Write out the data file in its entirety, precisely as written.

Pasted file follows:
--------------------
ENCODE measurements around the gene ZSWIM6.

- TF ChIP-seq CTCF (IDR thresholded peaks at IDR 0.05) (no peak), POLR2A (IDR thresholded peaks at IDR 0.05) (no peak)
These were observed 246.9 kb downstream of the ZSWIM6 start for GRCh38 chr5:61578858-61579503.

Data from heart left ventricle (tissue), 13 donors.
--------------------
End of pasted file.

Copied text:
ENCODE measurements around the gene ZSWIM6.

- TF ChIP-seq CTCF (IDR thresholded peaks at IDR 0.05) (no peak), POLR2A (IDR thresholded peaks at IDR 0.05) (no peak)
These were observed 246.9 kb downstream of the ZSWIM6 start for GRCh38 chr5:61578858-61579503.

Data from heart left ventricle (tissue), 13 donors.